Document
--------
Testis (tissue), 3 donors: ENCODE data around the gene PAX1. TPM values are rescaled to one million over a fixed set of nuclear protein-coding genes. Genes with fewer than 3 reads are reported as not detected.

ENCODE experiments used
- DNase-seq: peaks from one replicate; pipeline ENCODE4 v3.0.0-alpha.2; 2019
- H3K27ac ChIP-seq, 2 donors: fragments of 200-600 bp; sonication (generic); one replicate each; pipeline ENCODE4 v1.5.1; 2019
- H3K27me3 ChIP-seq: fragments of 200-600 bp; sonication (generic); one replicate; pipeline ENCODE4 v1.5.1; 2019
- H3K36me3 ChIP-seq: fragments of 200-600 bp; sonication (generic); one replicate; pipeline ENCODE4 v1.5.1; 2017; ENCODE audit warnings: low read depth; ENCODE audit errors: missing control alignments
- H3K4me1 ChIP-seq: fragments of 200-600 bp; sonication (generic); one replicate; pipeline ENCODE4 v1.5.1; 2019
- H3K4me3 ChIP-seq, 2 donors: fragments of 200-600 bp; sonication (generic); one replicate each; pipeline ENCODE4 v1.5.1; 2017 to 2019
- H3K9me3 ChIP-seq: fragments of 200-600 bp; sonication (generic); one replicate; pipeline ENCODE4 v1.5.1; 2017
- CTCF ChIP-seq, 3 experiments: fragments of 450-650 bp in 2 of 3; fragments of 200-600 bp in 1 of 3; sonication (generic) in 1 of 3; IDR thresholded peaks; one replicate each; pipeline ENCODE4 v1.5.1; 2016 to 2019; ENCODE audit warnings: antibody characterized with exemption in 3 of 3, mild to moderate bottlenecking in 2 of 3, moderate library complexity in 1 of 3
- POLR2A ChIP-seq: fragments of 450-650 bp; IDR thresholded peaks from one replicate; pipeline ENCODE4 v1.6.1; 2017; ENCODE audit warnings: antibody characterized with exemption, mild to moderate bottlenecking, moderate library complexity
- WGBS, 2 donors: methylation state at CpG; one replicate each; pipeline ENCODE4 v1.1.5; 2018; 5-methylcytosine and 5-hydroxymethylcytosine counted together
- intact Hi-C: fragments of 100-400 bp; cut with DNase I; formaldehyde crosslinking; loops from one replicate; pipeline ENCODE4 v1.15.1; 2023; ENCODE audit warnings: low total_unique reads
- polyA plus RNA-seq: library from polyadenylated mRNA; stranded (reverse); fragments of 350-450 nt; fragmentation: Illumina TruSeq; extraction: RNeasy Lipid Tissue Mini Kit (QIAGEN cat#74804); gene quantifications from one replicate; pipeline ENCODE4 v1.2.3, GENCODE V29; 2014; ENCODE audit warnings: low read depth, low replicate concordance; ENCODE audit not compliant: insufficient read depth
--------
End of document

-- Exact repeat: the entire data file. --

Testis (tissue), 3 donors: ENCODE data around the gene PAX1. TPM values are rescaled to one million over a fixed set of nuclear protein-coding genes. Genes with fewer than 3 reads are reported as not detected.

ENCODE experiments used
- DNase-seq: peaks from one replicate; pipeline ENCODE4 v3.0.0-alpha.2; 2019
- H3K27ac ChIP-seq, 2 donors: fragments of 200-600 bp; sonication (generic); one replicate each; pipeline ENCODE4 v1.5.1; 2019
- H3K27me3 ChIP-seq: fragments of 200-600 bp; sonication (generic); one replicate; pipeline ENCODE4 v1.5.1; 2019
- H3K36me3 ChIP-seq: fragments of 200-600 bp; sonication (generic); one replicate; pipeline ENCODE4 v1.5.1; 2017; ENCODE audit warnings: low read depth; ENCODE audit errors: missing control alignments
- H3K4me1 ChIP-seq: fragments of 200-600 bp; sonication (generic); one replicate; pipeline ENCODE4 v1.5.1; 2019
- H3K4me3 ChIP-seq, 2 donors: fragments of 200-600 bp; sonication (generic); one replicate each; pipeline ENCODE4 v1.5.1; 2017 to 2019
- H3K9me3 ChIP-seq: fragments of 200-600 bp; sonication (generic); one replicate; pipeline ENCODE4 v1.5.1; 2017
- CTCF ChIP-seq, 3 experiments: fragments of 450-650 bp in 2 of 3; fragments of 200-600 bp in 1 of 3; sonication (generic) in 1 of 3; IDR thresholded peaks; one replicate each; pipeline ENCODE4 v1.5.1; 2016 to 2019; ENCODE audit warnings: antibody characterized with exemption in 3 of 3, mild to moderate bottlenecking in 2 of 3, moderate library complexity in 1 of 3
- POLR2A ChIP-seq: fragments of 450-650 bp; IDR thresholded peaks from one replicate; pipeline ENCODE4 v1.6.1; 2017; ENCODE audit warnings: antibody characterized with exemption, mild to moderate bottlenecking, moderate library complexity
- WGBS, 2 donors: methylation state at CpG; one replicate each; pipeline ENCODE4 v1.1.5; 2018; 5-methylcytosine and 5-hydroxymethylcytosine counted together
- intact Hi-C: fragments of 100-400 bp; cut with DNase I; formaldehyde crosslinking; loops from one replicate; pipeline ENCODE4 v1.15.1; 2023; ENCODE audit warnings: low total_unique reads
- polyA plus RNA-seq: library from polyadenylated mRNA; stranded (reverse); fragments of 350-450 nt; fragmentation: Illumina TruSeq; extraction: RNeasy Lipid Tissue Mini Kit (QIAGEN cat#74804); gene quantifications from one replicate; pipeline ENCODE4 v1.2.3, GENCODE V29; 2014; ENCODE audit warnings: low read depth, low replicate concordance; ENCODE audit not compliant: insufficient read depth